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Caliper overheating

Posted by kessy56 (My Page) on
Fri, May 4, 12 at 22:48

I have replaced the caliper on my 1988 Oldsmobile but it's still getting hot enough that I can smell it. Any help would be appreciated! This is on the front wheel.


Follow-Up Postings:

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RE: Caliper overheating

Could be a bad brake hose that is collapsing and holding pressure on the caliper.


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RE: Caliper overheating

I agree with bob. It could be a hose that is collapsing internally. Also, I assume this caliper is a slider??? If so it could be corroded so that it doesn't release properly when you get off the brake pedal. The corrosion problem would be a very common one if the brakes have never been taken apart and cleaned.


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RE: Caliper overheating

I doubt that you smell the caliper- its mostly metal - but the brake pads can stink. Often, new pads give off an oder during the break-in period. The pads get hot when the brakes are applied and the fresh binder outgasses. It may smell like hot phenolic. This oder goes away after break-in. It will return should the brakes become overheated.

I do not know who replaced your caliper. If it was done by a professional brake shop, I'd expect they would have made sure that the caliper was free to slide on its pins. If the pins show signs of corrosion, most brake shops would replace the pins.

But if this was not the case, and the calipers were replaced without paying attention to the pins or the proper lubrication of these pins, the caliper can stick and cause uneven wear between the inner and outer pads. Also, rotor problems may develop since most of the braking effort is happening one side of the rotor; the rotor is being forced from one side and it may flex a small amount.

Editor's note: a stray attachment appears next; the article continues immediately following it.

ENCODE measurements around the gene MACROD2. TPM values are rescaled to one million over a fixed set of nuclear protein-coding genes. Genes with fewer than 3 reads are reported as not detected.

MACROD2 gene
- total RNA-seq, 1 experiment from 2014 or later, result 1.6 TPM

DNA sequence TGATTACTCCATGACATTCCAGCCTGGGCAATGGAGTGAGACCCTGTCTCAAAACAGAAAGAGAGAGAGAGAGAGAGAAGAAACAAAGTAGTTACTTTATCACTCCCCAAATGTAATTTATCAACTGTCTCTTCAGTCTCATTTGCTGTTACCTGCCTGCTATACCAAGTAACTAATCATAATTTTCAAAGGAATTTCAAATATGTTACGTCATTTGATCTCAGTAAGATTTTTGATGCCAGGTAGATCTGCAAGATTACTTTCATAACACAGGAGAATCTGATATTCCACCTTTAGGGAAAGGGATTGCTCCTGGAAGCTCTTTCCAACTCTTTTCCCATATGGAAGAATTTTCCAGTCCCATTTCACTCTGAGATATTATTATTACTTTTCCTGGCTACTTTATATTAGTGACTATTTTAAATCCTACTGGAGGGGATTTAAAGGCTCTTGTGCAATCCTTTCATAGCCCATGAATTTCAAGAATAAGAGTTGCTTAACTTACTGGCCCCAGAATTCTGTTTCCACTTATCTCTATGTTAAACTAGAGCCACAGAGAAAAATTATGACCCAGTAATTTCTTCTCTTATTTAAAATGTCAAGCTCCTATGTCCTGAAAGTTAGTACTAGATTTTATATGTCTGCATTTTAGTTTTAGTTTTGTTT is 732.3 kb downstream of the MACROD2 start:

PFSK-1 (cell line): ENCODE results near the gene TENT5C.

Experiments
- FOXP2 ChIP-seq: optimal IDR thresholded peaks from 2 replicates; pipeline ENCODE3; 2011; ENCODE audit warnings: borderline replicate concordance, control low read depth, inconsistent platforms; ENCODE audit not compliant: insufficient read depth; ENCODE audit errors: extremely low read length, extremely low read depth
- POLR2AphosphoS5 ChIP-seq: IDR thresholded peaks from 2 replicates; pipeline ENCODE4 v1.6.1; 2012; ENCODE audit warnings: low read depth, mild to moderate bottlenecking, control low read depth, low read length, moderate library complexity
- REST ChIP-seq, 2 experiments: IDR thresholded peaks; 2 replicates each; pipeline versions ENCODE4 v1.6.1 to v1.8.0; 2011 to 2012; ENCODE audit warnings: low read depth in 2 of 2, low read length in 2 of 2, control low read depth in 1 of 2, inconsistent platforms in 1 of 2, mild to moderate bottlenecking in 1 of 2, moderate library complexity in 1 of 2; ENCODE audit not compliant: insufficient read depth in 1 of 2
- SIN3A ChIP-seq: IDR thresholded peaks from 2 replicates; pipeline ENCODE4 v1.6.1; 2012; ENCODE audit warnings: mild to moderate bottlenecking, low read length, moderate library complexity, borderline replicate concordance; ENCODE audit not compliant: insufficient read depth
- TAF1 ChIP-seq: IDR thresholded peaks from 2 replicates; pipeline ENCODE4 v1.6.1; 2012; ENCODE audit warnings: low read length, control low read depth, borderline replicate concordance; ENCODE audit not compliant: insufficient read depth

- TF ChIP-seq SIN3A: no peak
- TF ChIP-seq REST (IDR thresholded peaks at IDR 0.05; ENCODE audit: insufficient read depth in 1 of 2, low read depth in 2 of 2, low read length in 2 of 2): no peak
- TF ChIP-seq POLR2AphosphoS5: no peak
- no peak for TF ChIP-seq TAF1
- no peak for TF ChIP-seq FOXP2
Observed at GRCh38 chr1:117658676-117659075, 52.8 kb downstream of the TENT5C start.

Excessive brake drag can occur if the fluid pressure is not relieved or the piston seals are sticking and not allowing the pads to retract. There are no return springs in the caliper piston. A small amount of relief is obtained by the flex action of the seal. With the brakes off, the pad do rub gently on the rotors and may release completely by the return action of the piston seals.

I assume that when the calipers were replaced, a complete caliper with pistons and new seals installed were used. And I assume the brake lines were bled.

If all these bases have been covered and the brakes still have excessive drag, look elsewhere for the problem. Find out why excessive brake fluid pressure exists with the brakes off.

Make sure the brake fluid is of the proper type and free of contaminamts. Brake fluid will readily absorb moisture from the atmosphere. Water in brake fluid can cause big problems with a potentail of brake lockup under hard prolonged braking. Moisture can flash to steam when the calipers go above the boiling point of water.


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RE: Caliper overheating

Describe repair? U replaced 1 caliper? Did u change brake pads on 1 wheel? Both wheels? Did u reuse old pads? Did u change 1 rotor, 2 rotors or resurface rotors or not touch original rotors.


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RE: Caliper overheating

I recently had the same problem. After new brake pads and rotors were put in my Jeep, the right front brake would on occassion drag and heat. In one short trip, the pads got hot enough to smell the binder in the pads. It did not always happen. I took the auto back to the brake shop and the fix was to replace both calipers. The old calipers were original equipemnt; the Jeep was 14 yrs old with 98,000 miles. Apparently, the pistons were hanging up in the bores due to corrosion. The brake lines were flushed since that had never been done before. (I bought the Jeep when it was 6yrs old.) Problem fixed.


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